Setting up the base network for the 3-DNS Controller means configuring elements such as the 3-DNS Controller host name, a default gateway pool, interface media settings, and VLANs and self IP addresses. Configuration tasks for the BIG-IP base network are performed using the Setup utility. For information on using the Setup utility, see Chapter 3, Using the Setup Utility .
Once you have configured the base network elements with the Setup utility, you might want to further enhance the configuration of these elements. This chapter provides the information you need to perform these additional configuration tasks. You can perform these tasks using either the Configuration utility or the bigpipe command line utility.
Elements you might want to further configure after running Setup are:
Typically, a 3-DNS Controller has two network interfaces. The following sections describe the naming convention, displaying the status, setting the media type, and setting the duplex mode for the interfaces in the 3-DNS Controller.
By convention, the Ethernet interfaces on a 3-DNS Controller take the name <s>.<p> where s is the slot number of the NIC, and p is the port number on the NIC. For the 2U platform, slot numbering is top-to-bottom, and port numbering is left-to-right as shown in Figure 4.1 .
Figure 4.1 Rear view of a 3-DNS Controller with two interface ports
Use the following syntax to display the current status and the settings for the installed interface cards:
b interface show
Figure 4.2 is an example of the output you see when you issue this command.
interface speed pkts pkts pkts pkts bits bits errors trunk STP
Use the following syntax to display the current status and the setting for a specific interface.
b interface <if_name> show
You can set the media type for the interface card either to the specific media type or to auto for auto detection. If the media type is set to auto and the card does not support auto detection, the default type for that interface is used, for example 100BaseTX.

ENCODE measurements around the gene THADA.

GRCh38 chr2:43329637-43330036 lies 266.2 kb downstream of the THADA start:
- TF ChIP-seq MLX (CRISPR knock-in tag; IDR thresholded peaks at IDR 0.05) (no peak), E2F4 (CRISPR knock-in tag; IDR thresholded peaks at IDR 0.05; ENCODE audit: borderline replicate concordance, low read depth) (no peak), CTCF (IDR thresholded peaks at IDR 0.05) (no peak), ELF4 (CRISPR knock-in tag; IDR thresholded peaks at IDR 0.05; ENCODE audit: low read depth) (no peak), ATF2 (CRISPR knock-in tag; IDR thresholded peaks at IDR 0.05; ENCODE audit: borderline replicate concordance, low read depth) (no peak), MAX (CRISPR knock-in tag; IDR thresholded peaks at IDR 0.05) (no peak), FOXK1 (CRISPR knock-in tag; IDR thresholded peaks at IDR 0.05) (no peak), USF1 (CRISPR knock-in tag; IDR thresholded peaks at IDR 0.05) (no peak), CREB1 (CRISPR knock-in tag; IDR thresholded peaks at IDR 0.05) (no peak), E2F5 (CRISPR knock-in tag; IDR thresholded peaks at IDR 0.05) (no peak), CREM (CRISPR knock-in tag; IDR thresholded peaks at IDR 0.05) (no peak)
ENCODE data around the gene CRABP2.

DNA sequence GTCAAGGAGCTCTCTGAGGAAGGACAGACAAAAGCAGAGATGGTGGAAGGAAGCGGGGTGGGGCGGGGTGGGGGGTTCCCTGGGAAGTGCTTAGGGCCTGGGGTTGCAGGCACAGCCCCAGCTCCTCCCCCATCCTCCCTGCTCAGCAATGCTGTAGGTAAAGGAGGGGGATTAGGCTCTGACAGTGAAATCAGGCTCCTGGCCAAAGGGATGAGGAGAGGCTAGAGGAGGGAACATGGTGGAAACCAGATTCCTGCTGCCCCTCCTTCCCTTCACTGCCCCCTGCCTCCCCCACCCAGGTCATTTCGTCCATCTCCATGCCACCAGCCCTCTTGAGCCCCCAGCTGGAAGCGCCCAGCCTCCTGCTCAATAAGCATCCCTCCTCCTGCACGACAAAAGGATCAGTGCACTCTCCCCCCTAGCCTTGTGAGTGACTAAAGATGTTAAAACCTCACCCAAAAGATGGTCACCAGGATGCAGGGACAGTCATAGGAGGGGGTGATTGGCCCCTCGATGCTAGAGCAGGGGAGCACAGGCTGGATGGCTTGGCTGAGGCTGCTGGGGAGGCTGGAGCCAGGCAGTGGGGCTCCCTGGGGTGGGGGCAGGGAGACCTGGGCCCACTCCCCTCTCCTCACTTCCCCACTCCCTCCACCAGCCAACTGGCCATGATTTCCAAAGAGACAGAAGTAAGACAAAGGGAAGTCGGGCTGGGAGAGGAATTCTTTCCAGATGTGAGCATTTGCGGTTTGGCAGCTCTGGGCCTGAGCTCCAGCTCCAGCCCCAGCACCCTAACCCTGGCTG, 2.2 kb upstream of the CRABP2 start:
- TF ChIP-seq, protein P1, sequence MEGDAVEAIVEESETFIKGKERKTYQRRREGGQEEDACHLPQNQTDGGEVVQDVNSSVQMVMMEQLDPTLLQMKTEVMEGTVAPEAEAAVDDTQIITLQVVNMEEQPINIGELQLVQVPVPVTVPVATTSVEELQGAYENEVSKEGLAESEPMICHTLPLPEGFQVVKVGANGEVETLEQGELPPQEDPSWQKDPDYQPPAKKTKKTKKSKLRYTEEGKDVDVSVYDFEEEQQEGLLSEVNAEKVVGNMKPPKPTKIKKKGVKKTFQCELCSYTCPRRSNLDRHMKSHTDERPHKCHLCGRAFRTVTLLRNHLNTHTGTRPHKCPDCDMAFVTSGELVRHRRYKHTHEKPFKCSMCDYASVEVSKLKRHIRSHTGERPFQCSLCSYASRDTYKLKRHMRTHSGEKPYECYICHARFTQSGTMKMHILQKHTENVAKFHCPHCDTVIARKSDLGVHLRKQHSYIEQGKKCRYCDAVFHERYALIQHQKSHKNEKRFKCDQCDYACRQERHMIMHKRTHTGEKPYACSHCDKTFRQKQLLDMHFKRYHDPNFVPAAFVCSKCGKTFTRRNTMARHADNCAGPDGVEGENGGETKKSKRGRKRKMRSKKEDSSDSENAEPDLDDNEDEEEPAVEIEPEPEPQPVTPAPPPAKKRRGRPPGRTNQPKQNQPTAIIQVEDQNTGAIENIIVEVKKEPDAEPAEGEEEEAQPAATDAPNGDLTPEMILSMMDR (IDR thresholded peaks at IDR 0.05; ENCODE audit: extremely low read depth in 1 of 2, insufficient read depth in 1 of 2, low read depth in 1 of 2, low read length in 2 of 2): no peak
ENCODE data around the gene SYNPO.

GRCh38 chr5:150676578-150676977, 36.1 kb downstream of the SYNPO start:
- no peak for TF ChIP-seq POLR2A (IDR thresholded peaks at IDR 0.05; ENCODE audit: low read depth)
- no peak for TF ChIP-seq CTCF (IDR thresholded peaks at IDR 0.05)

Use the following syntax to set the media type:
b interface <if_name> media <media_type> | auto
(Default media type is auto.)
You can set duplex mode to full or half duplex. If the media type does not allow duplex mode to be set, this is indicated by an onscreen message. If media type is set to auto, or if setting duplex mode is not supported for the interface, the duplex setting is not saved to bigip.conf.
Use the following syntax to set the duplex mode:
b interface <if_name> duplex full | half | auto
(Default mode is auto.)
A VLAN is a grouping of separate 3-DNS Controller networks that allows those networks to behave as if they were a single local area network, whether or not there is a direct ethernet connection between them.
The 3-DNS Controller offers several options that you can configure for a VLAN. These options are summarized in Table 4.1 .
Create a default VLAN configuration
You can use the Setup utility to create a default VLAN configuration.
Create, rename, or delete VLANs
You can create, rename, or delete a VLAN.
Configure packet access to VLANs
Through an option called tagging, you can direct packets from multiple VLANs to a specific 3-DNS interface, or direct traffic from a single VLAN to multiple interfaces.
Manage the L2 forwarding table
You can edit the L2 forwarding table to enter static MAC address assignments.
Create VLAN groups
You can create a VLAN group to allow layer 2 packet forwarding between VLANs.